To look upon the paintings of James Lavadour is to see worlds you know like your own backyard. Nevermind that you can’t place the exact peaks and drainages, that you can’t claim to have seen these exact combinations of color cast upon the Missions or Beartooths. These are landscapes we Montanans know by heart: jagged cliffs slicing red-streaked sunset skies, cascading sheets of rain plunging from blustery clouds.
Yet James Lavadour is no Montanan. Born and raised on the Umatilla Reservation of eastern Oregon, Lavadour continues to dwell in wheat country near the base of the Blue Mountains, not far from his childhood home.
Even those peaks cannot readily be discerned in his paintings – not literally, at least.
“This is just what is going on inside my studio,” he says of the paintings.
More to the point, the images one finds on his striking canvases – a collection of which is currently on exhibit at the Missoula Art Museum – are just what is going on upon the canvas. An almost entirely self-taught artist who never attended college, Lavadour says that his paintings don’t depict landscapes; rather, they are landscapes.
Lavadour will visit Missoula for an artist’s talk on Friday, April 6, at the MAM. In advance of that visit, the Missoulian spoke with him by phone from his home in Oregon.
You are generally lumped in with landscape painters, yet your work differs fundamentally from that of most landscape artists. How do you view the work you do?
I don’t consider myself depicting or representing anything. I am nature. A painting is an event of nature, it’s not a depiction of nature. It is nature.
So when I work, I layer one layer of paint on top of another, on top of another, and the circumstances that add up are these things that we recognize. Our brains recognize them as part of the world we live in, but they’re not pictures of the world, they’re events of the world. So it stands to reason that all those things are related and that they remind us of other events and processes that are familiar, such as those processes of nature that produce the landscape around us.
Why, then, do we feel so certain that we’ve been to these places in your paintings?
I use a landscape structure: horizon line, middle-ground, foreground. You throw a stain on a paper and you discover landscapes within landscapes, because that’s the property of paint. That’s what paint does: Paint is the land. It’s the same elements. It only stands to reason that it echoes what we see around us.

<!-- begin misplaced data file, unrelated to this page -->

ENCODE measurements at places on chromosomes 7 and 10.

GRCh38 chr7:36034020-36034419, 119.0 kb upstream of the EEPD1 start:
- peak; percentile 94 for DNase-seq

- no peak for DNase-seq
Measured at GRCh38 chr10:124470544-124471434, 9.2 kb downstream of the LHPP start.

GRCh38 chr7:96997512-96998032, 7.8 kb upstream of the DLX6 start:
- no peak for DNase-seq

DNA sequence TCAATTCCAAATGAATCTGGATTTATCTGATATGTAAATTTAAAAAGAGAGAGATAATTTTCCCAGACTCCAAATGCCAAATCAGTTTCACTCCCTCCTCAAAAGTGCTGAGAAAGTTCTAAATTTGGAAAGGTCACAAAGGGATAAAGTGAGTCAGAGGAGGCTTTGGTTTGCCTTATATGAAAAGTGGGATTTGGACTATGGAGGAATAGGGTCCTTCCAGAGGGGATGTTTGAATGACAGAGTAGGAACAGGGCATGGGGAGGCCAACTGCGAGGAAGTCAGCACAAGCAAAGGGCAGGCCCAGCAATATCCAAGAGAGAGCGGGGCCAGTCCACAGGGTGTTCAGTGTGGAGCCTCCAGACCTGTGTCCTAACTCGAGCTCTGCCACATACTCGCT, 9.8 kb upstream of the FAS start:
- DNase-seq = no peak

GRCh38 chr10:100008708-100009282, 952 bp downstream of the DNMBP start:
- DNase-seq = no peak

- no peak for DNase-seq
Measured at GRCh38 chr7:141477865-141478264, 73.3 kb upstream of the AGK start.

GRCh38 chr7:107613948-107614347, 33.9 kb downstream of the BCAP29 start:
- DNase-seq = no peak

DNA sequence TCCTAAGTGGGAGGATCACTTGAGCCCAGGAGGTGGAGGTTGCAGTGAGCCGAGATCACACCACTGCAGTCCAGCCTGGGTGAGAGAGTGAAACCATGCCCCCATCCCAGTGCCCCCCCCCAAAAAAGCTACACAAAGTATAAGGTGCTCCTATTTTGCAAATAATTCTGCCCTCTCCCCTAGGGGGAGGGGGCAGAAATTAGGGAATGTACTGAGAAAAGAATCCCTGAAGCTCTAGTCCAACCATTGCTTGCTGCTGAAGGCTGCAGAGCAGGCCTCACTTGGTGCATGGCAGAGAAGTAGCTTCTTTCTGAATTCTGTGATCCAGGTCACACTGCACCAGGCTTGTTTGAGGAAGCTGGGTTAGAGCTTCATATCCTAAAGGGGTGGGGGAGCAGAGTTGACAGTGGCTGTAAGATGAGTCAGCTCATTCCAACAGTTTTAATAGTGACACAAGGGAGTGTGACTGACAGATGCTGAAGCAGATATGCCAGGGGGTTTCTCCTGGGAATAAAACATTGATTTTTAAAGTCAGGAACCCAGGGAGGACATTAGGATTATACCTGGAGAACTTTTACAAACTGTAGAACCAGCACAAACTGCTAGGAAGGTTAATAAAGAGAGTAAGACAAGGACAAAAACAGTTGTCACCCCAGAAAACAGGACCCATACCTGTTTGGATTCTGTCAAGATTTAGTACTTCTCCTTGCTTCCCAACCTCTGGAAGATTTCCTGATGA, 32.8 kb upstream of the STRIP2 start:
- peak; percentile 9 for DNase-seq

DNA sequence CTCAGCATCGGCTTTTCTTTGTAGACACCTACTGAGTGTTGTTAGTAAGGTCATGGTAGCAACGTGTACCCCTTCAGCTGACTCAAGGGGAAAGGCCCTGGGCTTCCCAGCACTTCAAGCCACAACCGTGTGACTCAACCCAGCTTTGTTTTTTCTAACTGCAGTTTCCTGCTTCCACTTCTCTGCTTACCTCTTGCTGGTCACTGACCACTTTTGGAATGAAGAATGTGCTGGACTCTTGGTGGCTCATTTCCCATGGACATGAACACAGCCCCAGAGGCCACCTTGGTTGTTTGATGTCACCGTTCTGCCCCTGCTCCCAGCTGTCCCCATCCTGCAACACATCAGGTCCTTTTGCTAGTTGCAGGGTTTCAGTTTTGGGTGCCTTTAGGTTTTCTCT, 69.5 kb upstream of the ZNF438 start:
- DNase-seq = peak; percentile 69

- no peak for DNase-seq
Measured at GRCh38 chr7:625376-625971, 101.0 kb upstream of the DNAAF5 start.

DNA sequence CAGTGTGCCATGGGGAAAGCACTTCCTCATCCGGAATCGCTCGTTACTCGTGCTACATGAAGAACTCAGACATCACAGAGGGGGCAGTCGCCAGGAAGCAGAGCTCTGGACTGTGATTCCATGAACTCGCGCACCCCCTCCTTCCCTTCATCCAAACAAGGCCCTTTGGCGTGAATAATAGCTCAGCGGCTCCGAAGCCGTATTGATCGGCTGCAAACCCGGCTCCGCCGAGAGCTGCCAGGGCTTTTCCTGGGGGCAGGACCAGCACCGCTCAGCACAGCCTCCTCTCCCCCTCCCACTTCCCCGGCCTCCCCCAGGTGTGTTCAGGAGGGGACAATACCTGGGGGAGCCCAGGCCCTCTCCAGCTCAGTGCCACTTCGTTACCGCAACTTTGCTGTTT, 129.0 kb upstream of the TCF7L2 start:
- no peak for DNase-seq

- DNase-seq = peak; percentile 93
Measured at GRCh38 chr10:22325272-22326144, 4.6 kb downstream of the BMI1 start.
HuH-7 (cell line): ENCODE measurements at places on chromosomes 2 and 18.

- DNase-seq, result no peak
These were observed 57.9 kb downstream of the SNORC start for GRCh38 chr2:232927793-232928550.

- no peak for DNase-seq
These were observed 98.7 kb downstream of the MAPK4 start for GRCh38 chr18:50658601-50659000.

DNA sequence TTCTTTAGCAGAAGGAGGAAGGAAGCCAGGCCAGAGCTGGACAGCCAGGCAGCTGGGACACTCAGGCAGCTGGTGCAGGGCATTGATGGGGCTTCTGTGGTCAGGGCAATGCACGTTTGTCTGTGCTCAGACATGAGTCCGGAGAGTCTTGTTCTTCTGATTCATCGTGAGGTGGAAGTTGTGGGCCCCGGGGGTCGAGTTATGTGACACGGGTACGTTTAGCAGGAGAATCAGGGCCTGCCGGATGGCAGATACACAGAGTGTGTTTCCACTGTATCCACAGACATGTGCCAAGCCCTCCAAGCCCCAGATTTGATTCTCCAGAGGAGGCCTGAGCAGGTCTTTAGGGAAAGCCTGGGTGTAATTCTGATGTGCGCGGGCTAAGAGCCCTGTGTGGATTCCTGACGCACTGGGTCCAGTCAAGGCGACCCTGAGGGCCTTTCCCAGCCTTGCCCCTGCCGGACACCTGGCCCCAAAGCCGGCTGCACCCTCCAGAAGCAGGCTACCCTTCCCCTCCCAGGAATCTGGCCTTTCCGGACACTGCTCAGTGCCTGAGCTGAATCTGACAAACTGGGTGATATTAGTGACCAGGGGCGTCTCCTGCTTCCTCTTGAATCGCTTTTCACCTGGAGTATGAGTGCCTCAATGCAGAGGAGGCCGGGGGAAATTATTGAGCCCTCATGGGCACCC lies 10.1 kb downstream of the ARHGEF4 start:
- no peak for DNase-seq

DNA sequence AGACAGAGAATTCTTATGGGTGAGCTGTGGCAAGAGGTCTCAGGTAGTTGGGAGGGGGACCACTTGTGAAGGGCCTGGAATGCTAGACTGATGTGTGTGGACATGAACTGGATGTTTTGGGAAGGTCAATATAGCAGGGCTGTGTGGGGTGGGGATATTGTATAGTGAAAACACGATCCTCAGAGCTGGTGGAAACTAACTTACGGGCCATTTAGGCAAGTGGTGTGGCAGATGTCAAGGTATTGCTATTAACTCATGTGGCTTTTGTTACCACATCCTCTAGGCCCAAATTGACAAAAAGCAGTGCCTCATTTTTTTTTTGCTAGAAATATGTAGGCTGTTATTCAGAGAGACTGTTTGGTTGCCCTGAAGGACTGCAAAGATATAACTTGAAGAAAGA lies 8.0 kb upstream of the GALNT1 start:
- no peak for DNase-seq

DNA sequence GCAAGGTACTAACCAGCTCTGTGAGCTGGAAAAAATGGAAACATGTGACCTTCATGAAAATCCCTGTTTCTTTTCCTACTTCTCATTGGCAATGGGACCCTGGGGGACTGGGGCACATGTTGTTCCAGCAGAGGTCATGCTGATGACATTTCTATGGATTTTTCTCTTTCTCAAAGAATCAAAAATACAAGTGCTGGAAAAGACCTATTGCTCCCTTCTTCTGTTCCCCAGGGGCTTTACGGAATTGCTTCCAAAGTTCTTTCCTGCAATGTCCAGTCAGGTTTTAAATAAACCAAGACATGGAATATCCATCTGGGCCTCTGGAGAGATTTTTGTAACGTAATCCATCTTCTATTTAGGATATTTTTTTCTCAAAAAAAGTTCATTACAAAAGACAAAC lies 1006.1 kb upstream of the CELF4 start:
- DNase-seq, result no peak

I think of landscape as a structure that I hang paint on. Those events of paint add up. A painting, of itself, is not a picture; it is a series of layers upon layers. Our brain actively reads those things. Our brain tries to make sense of those things. You look at an abstract pattern and our brain says, what is it? And we associate.
Painting is not about making pictures. It’s about jumping into the great unknown and bringing back things you’ve never seen before that are good to look at. And those good things are uplifting. Every little discovery is uplifting. The whole purpose of painting, for me, is to uplift the spirit, make you feel good, give you something that is good to look at and informative of some unknown thing that you never considered before.
You credit your hiking habit for a lot of the inspiration for your approach to painting.
Yes. I was an avid hiker and early on I realized the connection between the kinetic experience of hiking and the physical experience of painting. I became aware of this microcosm-macrocosm thing, that the events happening on the land – sedimentation, hydrology, erosion – was the same as the stuff happening with paint on the canvas.
Given that you feel such a connection between the constant processes of nature and the process of painting, I wonder how you ever come to feel that a painting is finished – since, after all, nature is never finished sculpting the land.
Oh, nothing I do is ever finished. It may be balanced, but it’s never finished. It’s like saying the world around us is finished. Rocks slide off a cliff, new things happen.
I’m working on maybe 100 paintings at a time or more. So the paintings that make it out to exhibitions are really sort of gleaned from that process. Out of the 100 I’m working on, possibly 10 are exhibition-worthy. I just keep working on them. There at the Missoula Art Museum, you’re looking at a group of paintings that have been taking place over a 12-year period.
The paintings at the MAM are presented in clusters. Do you create them that way, or group them together after the fact?
I’m not creating in groups. Different events happen, different palettes, different phenomena, and as I continue to work, they begin to attract one another. Certain things come back around as I’m working, certain patterns or rhythms or compositions. They start to come back into the same vicinity, and those start to develop into genres of what I’m doing. I use those individual works to compose larger works.
It’s a process much like poetry or music, where you’re playing one against the other, color and composition and direction and event. The composed pieces – the multiple-panel grids – that is the very last thing I do out of the many paintings I’m working on. One responds to another, like one word starts to give depth and direction and meaning to another in a poem.